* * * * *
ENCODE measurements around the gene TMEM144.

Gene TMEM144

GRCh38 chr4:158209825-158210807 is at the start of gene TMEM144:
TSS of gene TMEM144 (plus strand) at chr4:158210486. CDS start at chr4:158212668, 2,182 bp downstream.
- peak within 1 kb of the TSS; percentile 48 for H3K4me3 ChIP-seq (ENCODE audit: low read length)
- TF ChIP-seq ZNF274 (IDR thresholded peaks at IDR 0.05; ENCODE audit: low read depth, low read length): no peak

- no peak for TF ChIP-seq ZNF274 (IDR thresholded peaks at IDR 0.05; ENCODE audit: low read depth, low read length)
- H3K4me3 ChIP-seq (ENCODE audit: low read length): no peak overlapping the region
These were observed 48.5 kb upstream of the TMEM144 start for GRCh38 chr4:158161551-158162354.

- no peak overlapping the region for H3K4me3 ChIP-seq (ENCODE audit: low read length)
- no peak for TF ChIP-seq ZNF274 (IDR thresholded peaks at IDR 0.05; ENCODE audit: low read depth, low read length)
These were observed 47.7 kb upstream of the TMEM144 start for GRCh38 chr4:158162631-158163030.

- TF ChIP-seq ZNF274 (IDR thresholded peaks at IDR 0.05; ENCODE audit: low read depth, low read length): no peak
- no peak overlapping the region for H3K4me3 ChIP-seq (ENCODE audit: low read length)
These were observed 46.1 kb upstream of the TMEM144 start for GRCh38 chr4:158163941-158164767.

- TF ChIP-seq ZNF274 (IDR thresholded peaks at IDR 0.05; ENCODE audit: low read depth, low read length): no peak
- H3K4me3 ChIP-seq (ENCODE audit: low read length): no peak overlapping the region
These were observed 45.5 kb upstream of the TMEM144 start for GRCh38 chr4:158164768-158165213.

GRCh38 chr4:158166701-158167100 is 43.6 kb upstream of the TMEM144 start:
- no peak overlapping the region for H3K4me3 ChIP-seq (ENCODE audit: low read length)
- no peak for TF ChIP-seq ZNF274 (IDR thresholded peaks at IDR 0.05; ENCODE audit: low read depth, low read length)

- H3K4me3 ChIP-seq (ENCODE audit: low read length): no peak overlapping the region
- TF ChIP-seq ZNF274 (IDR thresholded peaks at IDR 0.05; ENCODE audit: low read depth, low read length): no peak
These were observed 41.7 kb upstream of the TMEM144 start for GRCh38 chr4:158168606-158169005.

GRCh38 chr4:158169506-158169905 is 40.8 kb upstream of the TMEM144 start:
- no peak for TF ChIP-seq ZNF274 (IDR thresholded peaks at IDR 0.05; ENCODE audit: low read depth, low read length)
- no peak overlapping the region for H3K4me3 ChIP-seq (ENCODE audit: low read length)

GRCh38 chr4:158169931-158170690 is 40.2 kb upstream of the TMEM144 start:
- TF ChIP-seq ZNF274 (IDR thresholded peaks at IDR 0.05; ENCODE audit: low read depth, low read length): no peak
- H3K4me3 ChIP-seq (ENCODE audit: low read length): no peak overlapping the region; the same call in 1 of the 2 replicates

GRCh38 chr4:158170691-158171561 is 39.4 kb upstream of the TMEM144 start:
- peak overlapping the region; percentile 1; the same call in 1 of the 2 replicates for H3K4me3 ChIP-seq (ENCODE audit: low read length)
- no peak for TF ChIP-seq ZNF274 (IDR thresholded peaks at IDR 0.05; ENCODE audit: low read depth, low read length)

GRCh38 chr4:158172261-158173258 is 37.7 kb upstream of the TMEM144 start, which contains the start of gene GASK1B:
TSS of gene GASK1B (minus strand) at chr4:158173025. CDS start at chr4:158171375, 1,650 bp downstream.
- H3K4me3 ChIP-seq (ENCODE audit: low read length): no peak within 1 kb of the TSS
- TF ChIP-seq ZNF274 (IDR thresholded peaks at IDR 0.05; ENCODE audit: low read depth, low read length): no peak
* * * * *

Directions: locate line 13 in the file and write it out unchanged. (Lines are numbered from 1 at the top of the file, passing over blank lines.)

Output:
- TF ChIP-seq ZNF274 (IDR thresholded peaks at IDR 0.05; ENCODE audit: low read depth, low read length): no peak